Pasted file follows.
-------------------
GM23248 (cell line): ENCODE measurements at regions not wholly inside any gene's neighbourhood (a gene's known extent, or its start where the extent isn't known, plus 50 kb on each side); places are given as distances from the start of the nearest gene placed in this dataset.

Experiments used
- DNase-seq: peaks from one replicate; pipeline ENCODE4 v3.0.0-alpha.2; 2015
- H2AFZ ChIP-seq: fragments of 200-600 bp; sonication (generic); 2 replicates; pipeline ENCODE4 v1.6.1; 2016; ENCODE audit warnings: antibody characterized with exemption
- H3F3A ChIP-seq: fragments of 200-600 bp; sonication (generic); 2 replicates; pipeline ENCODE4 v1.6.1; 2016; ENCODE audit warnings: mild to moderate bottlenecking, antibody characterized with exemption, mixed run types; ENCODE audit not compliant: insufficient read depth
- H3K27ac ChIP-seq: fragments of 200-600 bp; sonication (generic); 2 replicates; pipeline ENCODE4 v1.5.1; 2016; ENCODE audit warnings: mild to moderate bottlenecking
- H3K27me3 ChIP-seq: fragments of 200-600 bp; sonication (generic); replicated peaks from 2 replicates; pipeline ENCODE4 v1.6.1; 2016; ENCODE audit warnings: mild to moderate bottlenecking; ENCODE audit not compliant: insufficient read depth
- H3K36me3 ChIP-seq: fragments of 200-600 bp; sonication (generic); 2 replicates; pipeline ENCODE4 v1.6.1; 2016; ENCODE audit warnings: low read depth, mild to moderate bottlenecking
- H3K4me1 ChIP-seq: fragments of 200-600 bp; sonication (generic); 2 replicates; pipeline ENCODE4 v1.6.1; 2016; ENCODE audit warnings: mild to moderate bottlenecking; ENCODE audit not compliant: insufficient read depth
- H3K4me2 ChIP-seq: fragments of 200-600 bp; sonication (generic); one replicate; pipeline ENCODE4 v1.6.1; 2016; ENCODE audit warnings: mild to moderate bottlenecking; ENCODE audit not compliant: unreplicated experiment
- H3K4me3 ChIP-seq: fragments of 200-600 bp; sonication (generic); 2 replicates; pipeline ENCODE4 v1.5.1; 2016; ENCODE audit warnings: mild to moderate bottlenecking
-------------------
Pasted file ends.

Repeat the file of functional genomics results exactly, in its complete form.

GM23248 (cell line): ENCODE measurements at regions not wholly inside any gene's neighbourhood (a gene's known extent, or its start where the extent isn't known, plus 50 kb on each side); places are given as distances from the start of the nearest gene placed in this dataset.

Experiments used
- DNase-seq: peaks from one replicate; pipeline ENCODE4 v3.0.0-alpha.2; 2015
- H2AFZ ChIP-seq: fragments of 200-600 bp; sonication (generic); 2 replicates; pipeline ENCODE4 v1.6.1; 2016; ENCODE audit warnings: antibody characterized with exemption
- H3F3A ChIP-seq: fragments of 200-600 bp; sonication (generic); 2 replicates; pipeline ENCODE4 v1.6.1; 2016; ENCODE audit warnings: mild to moderate bottlenecking, antibody characterized with exemption, mixed run types; ENCODE audit not compliant: insufficient read depth
- H3K27ac ChIP-seq: fragments of 200-600 bp; sonication (generic); 2 replicates; pipeline ENCODE4 v1.5.1; 2016; ENCODE audit warnings: mild to moderate bottlenecking
- H3K27me3 ChIP-seq: fragments of 200-600 bp; sonication (generic); replicated peaks from 2 replicates; pipeline ENCODE4 v1.6.1; 2016; ENCODE audit warnings: mild to moderate bottlenecking; ENCODE audit not compliant: insufficient read depth
- H3K36me3 ChIP-seq: fragments of 200-600 bp; sonication (generic); 2 replicates; pipeline ENCODE4 v1.6.1; 2016; ENCODE audit warnings: low read depth, mild to moderate bottlenecking
- H3K4me1 ChIP-seq: fragments of 200-600 bp; sonication (generic); 2 replicates; pipeline ENCODE4 v1.6.1; 2016; ENCODE audit warnings: mild to moderate bottlenecking; ENCODE audit not compliant: insufficient read depth
- H3K4me2 ChIP-seq: fragments of 200-600 bp; sonication (generic); one replicate; pipeline ENCODE4 v1.6.1; 2016; ENCODE audit warnings: mild to moderate bottlenecking; ENCODE audit not compliant: unreplicated experiment
- H3K4me3 ChIP-seq: fragments of 200-600 bp; sonication (generic); 2 replicates; pipeline ENCODE4 v1.5.1; 2016; ENCODE audit warnings: mild to moderate bottlenecking